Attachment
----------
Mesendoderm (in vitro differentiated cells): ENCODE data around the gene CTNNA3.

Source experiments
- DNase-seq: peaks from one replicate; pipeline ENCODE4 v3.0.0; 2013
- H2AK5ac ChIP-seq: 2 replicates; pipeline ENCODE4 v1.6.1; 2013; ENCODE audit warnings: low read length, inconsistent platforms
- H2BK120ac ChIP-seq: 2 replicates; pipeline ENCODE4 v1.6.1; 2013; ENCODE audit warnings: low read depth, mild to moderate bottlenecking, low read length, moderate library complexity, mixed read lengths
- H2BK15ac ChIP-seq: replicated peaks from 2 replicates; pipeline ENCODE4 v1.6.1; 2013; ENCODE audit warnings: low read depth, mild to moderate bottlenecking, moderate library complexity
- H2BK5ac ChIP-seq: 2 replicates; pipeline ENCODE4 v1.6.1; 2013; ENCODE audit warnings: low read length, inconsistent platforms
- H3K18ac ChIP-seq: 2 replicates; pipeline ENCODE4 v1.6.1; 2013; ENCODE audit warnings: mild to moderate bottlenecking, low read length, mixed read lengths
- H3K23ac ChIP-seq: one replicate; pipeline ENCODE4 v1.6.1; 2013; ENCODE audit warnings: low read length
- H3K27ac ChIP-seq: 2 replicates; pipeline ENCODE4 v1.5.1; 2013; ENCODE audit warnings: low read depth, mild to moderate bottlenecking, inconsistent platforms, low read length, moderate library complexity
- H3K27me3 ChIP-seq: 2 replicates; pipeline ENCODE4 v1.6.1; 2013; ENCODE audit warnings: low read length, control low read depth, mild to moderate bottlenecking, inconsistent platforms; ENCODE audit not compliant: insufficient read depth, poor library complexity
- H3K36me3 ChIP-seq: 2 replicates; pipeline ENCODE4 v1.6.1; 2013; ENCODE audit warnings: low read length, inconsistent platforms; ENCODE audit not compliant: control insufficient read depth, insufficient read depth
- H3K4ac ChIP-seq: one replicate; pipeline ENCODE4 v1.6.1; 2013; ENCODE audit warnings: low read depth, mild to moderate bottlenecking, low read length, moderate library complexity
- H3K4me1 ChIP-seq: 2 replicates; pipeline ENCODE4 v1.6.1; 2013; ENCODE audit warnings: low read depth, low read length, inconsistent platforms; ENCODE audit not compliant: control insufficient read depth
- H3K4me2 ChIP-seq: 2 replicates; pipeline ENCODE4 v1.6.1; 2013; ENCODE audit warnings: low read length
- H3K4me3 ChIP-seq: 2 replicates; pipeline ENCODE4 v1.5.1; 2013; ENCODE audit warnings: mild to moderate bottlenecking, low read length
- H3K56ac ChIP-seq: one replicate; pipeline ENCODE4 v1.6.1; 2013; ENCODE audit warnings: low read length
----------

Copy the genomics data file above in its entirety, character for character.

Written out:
Mesendoderm (in vitro differentiated cells): ENCODE data around the gene CTNNA3.

Source experiments
- DNase-seq: peaks from one replicate; pipeline ENCODE4 v3.0.0; 2013
- H2AK5ac ChIP-seq: 2 replicates; pipeline ENCODE4 v1.6.1; 2013; ENCODE audit warnings: low read length, inconsistent platforms
- H2BK120ac ChIP-seq: 2 replicates; pipeline ENCODE4 v1.6.1; 2013; ENCODE audit warnings: low read depth, mild to moderate bottlenecking, low read length, moderate library complexity, mixed read lengths
- H2BK15ac ChIP-seq: replicated peaks from 2 replicates; pipeline ENCODE4 v1.6.1; 2013; ENCODE audit warnings: low read depth, mild to moderate bottlenecking, moderate library complexity
- H2BK5ac ChIP-seq: 2 replicates; pipeline ENCODE4 v1.6.1; 2013; ENCODE audit warnings: low read length, inconsistent platforms
- H3K18ac ChIP-seq: 2 replicates; pipeline ENCODE4 v1.6.1; 2013; ENCODE audit warnings: mild to moderate bottlenecking, low read length, mixed read lengths
- H3K23ac ChIP-seq: one replicate; pipeline ENCODE4 v1.6.1; 2013; ENCODE audit warnings: low read length
- H3K27ac ChIP-seq: 2 replicates; pipeline ENCODE4 v1.5.1; 2013; ENCODE audit warnings: low read depth, mild to moderate bottlenecking, inconsistent platforms, low read length, moderate library complexity
- H3K27me3 ChIP-seq: 2 replicates; pipeline ENCODE4 v1.6.1; 2013; ENCODE audit warnings: low read length, control low read depth, mild to moderate bottlenecking, inconsistent platforms; ENCODE audit not compliant: insufficient read depth, poor library complexity
- H3K36me3 ChIP-seq: 2 replicates; pipeline ENCODE4 v1.6.1; 2013; ENCODE audit warnings: low read length, inconsistent platforms; ENCODE audit not compliant: control insufficient read depth, insufficient read depth
- H3K4ac ChIP-seq: one replicate; pipeline ENCODE4 v1.6.1; 2013; ENCODE audit warnings: low read depth, mild to moderate bottlenecking, low read length, moderate library complexity
- H3K4me1 ChIP-seq: 2 replicates; pipeline ENCODE4 v1.6.1; 2013; ENCODE audit warnings: low read depth, low read length, inconsistent platforms; ENCODE audit not compliant: control insufficient read depth
- H3K4me2 ChIP-seq: 2 replicates; pipeline ENCODE4 v1.6.1; 2013; ENCODE audit warnings: low read length
- H3K4me3 ChIP-seq: 2 replicates; pipeline ENCODE4 v1.5.1; 2013; ENCODE audit warnings: mild to moderate bottlenecking, low read length
- H3K56ac ChIP-seq: one replicate; pipeline ENCODE4 v1.6.1; 2013; ENCODE audit warnings: low read length